Watch CBS News

Study: 9/11 First Responders Showing Early Signs Of Kidney Damage

NEW YORK(CBSNewYork) --Some first responders who served at ground zero following the 9/11 attacks have shown early signs of kidney damage, according to a study conducted by the Mount Sinai School of Medicine.

The air at the site was filled with smoke, dust, glass fibers, metal, and debris all of which could have been inhaled.

Study: 9/11 First Responders Showing Early Signs Of Kidney Damage

The study, authored by Dr. Mary Ann McLaughlin, found that first responders who spent more time at ground zero had higher amounts of a protein called Albumin in their urine.

Medical experts said that the responders may have experienced an immune system response that could have damaged their artery lining which could in turn impact kidney function.

In a report published by, Dr. McLaughlin said that workers who were part of recovery operations for at least 90-days were considered to have high exposure.

One first responder told 1010 WINS reporter Gary Baumgarten that the study offered validation to those who have long claimed to be experiencing ill-health as a result of working at ground zero.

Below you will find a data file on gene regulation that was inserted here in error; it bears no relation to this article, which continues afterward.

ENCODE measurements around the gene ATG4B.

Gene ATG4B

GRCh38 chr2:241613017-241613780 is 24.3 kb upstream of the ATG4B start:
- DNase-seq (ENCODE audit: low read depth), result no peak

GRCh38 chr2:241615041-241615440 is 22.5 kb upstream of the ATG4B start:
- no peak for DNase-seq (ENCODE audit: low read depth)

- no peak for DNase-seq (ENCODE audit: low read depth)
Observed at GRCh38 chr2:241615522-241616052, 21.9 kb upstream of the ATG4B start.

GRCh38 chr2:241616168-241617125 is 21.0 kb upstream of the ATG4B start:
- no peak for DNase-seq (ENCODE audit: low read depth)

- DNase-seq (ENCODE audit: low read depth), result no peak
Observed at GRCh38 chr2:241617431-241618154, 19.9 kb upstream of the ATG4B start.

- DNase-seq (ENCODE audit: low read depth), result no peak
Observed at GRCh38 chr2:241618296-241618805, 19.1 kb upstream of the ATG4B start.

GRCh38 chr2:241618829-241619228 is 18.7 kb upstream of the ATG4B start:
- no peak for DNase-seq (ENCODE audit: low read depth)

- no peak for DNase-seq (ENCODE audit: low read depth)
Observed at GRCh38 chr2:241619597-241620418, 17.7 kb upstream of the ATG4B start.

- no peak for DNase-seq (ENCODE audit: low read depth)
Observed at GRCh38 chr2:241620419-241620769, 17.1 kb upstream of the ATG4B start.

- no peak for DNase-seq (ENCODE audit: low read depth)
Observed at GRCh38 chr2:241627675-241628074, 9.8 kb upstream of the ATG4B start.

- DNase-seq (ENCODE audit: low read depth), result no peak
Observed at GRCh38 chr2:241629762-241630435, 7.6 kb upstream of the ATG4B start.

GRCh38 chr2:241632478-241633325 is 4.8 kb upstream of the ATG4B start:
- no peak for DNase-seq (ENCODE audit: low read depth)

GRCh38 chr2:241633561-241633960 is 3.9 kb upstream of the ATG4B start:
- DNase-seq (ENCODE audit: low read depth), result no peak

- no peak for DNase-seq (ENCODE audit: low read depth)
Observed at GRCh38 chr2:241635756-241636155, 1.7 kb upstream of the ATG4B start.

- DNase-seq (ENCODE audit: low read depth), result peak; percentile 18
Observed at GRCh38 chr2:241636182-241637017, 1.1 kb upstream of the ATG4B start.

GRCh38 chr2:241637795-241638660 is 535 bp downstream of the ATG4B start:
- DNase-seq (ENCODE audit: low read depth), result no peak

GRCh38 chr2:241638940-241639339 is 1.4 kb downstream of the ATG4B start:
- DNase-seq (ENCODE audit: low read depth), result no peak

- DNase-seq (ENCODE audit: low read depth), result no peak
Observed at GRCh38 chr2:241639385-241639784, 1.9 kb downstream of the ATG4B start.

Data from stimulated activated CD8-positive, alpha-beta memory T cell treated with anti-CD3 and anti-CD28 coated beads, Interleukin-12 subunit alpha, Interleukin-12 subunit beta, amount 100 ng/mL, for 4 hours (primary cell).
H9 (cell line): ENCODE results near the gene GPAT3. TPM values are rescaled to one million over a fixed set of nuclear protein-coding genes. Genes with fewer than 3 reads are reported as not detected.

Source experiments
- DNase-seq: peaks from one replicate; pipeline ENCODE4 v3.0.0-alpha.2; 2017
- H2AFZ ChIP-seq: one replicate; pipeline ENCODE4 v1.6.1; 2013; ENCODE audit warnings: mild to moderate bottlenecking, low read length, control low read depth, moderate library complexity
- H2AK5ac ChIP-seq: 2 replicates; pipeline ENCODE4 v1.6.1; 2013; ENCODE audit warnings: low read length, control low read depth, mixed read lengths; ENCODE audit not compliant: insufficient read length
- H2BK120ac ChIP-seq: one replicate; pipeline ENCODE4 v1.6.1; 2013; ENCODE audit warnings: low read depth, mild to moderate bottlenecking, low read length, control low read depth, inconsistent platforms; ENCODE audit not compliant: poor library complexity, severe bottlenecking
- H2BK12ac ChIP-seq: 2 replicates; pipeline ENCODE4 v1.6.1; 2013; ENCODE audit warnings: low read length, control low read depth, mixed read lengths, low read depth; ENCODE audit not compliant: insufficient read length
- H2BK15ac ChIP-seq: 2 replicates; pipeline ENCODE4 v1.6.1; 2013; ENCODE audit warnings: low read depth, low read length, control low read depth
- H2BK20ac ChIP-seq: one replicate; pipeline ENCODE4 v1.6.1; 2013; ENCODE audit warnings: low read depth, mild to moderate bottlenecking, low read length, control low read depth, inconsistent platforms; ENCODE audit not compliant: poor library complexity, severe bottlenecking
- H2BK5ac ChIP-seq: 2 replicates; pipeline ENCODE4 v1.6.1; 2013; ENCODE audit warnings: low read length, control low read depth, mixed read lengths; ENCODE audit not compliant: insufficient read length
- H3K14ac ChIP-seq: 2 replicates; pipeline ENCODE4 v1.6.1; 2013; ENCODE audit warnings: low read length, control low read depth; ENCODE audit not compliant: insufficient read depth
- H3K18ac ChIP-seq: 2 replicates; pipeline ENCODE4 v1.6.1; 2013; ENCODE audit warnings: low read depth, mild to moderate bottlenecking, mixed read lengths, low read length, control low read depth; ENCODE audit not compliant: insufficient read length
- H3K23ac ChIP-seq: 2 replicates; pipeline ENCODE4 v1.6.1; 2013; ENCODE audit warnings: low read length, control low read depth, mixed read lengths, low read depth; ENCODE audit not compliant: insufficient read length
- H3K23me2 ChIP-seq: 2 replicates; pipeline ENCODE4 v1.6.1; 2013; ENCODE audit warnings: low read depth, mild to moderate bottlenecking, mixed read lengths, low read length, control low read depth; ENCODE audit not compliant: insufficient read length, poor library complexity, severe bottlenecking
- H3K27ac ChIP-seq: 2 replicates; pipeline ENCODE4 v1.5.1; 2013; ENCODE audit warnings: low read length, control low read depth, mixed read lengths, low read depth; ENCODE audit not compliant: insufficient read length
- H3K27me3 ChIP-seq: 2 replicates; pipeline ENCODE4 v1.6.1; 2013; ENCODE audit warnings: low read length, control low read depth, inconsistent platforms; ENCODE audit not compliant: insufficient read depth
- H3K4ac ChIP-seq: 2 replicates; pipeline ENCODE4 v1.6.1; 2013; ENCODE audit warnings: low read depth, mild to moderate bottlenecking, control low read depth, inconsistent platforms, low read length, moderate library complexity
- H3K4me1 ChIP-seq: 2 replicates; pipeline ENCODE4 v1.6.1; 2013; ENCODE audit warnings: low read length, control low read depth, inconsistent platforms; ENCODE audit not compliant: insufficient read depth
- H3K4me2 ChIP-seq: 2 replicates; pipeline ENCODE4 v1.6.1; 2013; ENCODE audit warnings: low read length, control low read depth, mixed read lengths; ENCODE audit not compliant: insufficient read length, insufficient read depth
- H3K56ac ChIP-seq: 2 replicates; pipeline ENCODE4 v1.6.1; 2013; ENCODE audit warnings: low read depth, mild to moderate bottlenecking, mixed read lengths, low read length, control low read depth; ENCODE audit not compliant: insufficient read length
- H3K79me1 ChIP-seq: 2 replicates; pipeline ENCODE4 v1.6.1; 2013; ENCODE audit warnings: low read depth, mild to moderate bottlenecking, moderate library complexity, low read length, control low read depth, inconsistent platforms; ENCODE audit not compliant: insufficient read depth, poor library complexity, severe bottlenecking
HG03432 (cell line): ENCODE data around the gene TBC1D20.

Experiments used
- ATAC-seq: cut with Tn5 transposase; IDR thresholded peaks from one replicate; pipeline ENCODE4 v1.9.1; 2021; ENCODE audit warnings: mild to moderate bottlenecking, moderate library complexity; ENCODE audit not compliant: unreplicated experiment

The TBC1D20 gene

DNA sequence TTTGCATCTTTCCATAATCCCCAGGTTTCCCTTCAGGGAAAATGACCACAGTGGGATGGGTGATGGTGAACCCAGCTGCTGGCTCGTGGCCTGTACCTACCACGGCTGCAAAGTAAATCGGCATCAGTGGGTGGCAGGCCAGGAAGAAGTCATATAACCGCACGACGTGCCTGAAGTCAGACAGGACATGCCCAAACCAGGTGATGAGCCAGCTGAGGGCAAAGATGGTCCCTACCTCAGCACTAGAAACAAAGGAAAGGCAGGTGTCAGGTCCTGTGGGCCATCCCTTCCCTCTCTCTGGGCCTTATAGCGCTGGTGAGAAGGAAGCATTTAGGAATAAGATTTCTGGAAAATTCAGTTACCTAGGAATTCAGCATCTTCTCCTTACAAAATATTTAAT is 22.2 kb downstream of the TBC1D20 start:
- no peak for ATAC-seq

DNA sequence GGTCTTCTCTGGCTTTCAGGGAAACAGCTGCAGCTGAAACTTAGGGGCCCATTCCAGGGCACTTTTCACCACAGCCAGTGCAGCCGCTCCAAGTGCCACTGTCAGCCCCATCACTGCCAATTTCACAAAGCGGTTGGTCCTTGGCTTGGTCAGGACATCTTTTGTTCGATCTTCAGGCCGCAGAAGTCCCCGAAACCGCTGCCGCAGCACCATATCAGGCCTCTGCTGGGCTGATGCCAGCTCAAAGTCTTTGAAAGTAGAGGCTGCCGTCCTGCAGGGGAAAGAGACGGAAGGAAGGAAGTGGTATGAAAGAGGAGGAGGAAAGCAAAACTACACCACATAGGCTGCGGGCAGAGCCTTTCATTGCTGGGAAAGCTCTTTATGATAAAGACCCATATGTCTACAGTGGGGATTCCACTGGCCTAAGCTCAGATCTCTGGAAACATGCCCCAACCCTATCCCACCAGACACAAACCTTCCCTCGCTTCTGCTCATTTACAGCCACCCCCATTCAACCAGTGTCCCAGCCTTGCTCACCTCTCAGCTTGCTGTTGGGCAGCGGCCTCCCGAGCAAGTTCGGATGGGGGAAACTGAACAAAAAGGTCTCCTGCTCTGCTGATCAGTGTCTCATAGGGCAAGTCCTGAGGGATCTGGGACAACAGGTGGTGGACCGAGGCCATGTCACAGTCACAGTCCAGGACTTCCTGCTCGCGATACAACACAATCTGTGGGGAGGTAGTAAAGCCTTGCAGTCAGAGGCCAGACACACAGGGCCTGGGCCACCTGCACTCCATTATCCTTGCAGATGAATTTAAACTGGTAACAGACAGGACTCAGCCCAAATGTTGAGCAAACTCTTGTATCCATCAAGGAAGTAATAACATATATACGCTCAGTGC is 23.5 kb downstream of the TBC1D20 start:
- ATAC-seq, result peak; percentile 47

"It gives all of those who said they were sick and a lot of them have passed away now it gives us validity" John Feal, The Feal Good Foundation, said.

Dr. McLaughlin added that even though the 9/11 attacks took place in 2001, potential health problems may still linger, according to

"Even though 9/11 was over a decade ago," McLaughlin said, "some of the effects could be lifelong."

You May Also Be Interested In These Stories



View CBS News In
CBS News App Open
Chrome Safari Continue
Be the first to know
Get browser notifications for breaking news, live events, and exclusive reporting.